Off The Rails
Mother Nature is off her meds again. I've seen a lot of things in 30 years, but I don't think I've ever witnessed frost to 100F in 58 hours. Like turning on a light switch: instant blast-furnace heat. It was 102F at St. James, but only 44F in Grand Marais. The Twin Cities broke the old record of 95F in 1932. We're taking weather whiplash to a whole new level.
An omen for another sweltering summer to come? I doubt it. Overall I'm still predicting a cooler, wetter, stormier summer for Minnesota. Last year's debilitating drought will be a dusty memory for most of the state in a few weeks.
Last summer saw 31 days above 90F; I expect closer to 10-15 this year. But every now and then we'll see a sudden (breath-taking) heat spike, like yesterday.
We cool off a bit today - pleasant skies into Thursday before the next volatile warm front arrives with showers and T-storms Friday & Saturday. We may have enough low-level moisture (60-degree dew points) and wind shear for the first severe outbreak of 2013. Showers spill over into Sunday; another sharp cooling trend early next week.
In fact it may snow on Tuesday over the Minnesota Arrowhead.
Your choices this year? 100F or slushy snow.
Photo credit: Lake Nokomis, courtesy of Tom Wallace, Star Tribune.
* The MPCA (Minnesota Pollution Control Agency) reports are here.
Image credit above: "An animation of infrared images from the GOES-13 satellite shows a massive system of convective clouds approaching and then enveloping the New York area on the morning of May 8." (Source: Cooperative Institute for Satellite Meteorological Studies.)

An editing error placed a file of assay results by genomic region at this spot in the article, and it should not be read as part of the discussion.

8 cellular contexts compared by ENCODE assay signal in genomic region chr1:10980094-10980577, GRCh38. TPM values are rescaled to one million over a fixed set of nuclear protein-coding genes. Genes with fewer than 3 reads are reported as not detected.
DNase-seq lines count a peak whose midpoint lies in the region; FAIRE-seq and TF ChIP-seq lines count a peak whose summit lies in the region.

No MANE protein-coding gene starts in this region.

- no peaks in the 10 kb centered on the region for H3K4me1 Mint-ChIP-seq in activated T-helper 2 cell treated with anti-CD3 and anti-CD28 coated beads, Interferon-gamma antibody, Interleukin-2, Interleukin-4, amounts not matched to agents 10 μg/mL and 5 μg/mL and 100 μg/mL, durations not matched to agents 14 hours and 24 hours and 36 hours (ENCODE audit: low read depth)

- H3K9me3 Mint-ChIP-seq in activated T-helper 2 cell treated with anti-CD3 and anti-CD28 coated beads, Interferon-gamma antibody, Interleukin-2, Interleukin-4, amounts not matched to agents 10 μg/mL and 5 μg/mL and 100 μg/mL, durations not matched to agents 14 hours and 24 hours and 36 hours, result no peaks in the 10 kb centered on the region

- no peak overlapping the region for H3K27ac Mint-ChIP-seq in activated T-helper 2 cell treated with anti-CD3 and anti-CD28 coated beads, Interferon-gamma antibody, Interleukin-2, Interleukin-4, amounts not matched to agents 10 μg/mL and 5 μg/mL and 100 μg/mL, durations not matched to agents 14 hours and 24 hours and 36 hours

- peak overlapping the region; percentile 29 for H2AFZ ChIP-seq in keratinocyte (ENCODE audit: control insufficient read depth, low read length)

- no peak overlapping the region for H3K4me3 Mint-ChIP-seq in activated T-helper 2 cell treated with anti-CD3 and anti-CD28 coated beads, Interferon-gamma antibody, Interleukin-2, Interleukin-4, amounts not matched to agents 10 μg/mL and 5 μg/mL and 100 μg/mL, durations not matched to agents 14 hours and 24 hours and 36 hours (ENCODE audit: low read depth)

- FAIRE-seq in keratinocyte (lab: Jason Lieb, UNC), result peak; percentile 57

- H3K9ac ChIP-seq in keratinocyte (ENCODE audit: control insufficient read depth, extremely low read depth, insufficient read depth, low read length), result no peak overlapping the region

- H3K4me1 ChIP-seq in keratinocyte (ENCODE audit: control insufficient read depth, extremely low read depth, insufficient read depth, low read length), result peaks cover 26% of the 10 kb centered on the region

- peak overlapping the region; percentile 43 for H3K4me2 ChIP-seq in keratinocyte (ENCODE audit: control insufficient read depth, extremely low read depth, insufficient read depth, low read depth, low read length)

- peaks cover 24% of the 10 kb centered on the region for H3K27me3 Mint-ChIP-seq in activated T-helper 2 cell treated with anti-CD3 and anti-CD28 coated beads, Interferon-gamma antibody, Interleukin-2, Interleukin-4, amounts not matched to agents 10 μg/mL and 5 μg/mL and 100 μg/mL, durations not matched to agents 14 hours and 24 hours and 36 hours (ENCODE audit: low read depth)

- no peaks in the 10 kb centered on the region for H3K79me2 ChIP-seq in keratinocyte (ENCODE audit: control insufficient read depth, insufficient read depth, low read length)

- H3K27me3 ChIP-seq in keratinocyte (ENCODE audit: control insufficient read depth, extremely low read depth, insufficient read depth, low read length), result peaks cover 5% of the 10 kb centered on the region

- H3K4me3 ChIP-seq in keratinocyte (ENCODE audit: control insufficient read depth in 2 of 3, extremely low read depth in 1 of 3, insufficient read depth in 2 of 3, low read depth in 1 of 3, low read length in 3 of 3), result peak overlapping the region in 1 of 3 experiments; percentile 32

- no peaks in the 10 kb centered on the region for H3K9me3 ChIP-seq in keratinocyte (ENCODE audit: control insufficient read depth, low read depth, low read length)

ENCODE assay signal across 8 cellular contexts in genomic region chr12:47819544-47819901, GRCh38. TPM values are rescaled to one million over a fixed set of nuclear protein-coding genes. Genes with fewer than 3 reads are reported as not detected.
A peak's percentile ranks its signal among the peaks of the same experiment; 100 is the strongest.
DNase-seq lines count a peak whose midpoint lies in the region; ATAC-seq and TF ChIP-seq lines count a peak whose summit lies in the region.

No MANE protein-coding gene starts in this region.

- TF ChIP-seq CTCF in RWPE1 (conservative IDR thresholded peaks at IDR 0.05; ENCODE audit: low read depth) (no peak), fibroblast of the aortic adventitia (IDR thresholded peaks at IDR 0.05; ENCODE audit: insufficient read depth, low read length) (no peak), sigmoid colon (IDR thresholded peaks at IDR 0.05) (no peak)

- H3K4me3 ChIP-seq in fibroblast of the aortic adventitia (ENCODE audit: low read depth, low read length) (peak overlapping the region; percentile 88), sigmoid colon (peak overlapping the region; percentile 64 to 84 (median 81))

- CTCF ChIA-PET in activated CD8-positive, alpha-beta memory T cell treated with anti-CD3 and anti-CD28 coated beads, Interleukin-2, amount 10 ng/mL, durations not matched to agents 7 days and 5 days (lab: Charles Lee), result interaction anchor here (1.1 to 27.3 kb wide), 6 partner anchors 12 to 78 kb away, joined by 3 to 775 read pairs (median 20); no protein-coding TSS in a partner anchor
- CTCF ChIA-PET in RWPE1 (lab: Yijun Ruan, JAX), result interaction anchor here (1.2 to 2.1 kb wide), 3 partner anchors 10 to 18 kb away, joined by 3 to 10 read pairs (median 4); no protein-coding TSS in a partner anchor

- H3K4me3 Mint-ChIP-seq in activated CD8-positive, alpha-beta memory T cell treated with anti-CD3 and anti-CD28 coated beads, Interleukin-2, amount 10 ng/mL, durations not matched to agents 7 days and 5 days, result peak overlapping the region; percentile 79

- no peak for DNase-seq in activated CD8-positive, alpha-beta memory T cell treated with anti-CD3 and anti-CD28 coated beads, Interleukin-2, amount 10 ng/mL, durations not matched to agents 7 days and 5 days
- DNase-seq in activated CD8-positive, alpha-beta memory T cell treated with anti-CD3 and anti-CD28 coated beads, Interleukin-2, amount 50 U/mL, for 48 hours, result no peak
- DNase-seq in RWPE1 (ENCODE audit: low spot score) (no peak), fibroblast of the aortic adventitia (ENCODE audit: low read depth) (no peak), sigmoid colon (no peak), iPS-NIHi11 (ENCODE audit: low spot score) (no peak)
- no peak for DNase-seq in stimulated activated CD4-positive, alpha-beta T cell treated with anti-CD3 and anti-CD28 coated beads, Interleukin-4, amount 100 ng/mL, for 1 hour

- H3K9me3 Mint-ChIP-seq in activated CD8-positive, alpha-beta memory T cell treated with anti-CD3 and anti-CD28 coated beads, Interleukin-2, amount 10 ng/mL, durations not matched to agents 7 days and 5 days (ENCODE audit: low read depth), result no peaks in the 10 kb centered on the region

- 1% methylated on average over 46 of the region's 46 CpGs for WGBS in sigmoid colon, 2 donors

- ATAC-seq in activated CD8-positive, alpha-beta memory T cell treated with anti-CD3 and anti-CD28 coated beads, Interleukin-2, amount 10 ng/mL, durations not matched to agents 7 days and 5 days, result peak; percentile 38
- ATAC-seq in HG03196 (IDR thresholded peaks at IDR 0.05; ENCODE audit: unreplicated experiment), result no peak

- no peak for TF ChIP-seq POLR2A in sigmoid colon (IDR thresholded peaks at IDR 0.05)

Photo credit above: "This stream gauge on the Boise River is one of several hundred in Idaho. The U.S. Geological Survey is shutting down up to 150 gauges to meet spending-cut requirements known as the sequester. Photo by Aaron Kunz/Earthfix."
Here's what we're monitoring:
- Cyclone Mahasen is pushing toward coastal Bangladesh and Myanmar. Although a worst-case scenario should be avoided, coastal storm surge flooding may still result in considerable loss of life Wednesday and Thursday.
- There have been three separate X-class solar flares since Sunday. Activity is increasing on the sun; conditions increasingly favorable for geomagnetic storms that may disrupt communications, GPS and pose some risk to the power grid in the months ahead.
- Two volcanoes: one outside Mexico City is coming to life; another on Alaska's Aleutians, capable of disrupting air travel to Asia if and when it erupts.
* More on Alaska's smoldering Cleveland Volcano from Discover Magazine.
A guest is more likely to get walked if:
1. He booked using Expedia, hence he has a deeply discounted rate and is less important.
2. He never stayed here before and may never visit the city again.
3. He’s a one-nighter..."
Photo credit: Michael Cunard.
98 F. record high yesterday in the Twin Cities (old record was 95F in 1932).
69 F. average high on May 14.
85 F. high on May 14, 2012.
"The Earth has had many-times-higher levels of CO2 in the past," said Marc Morano, former spokesman for Republican Senator James Inhofe and executive editor of Climate Depot, a blog that posts articles skeptical of climate change. "Americans should welcome the 400 parts-per-million threshold. This means that plants are going to be happy, and this means that global-warming fearmongers are going to be proven wrong..."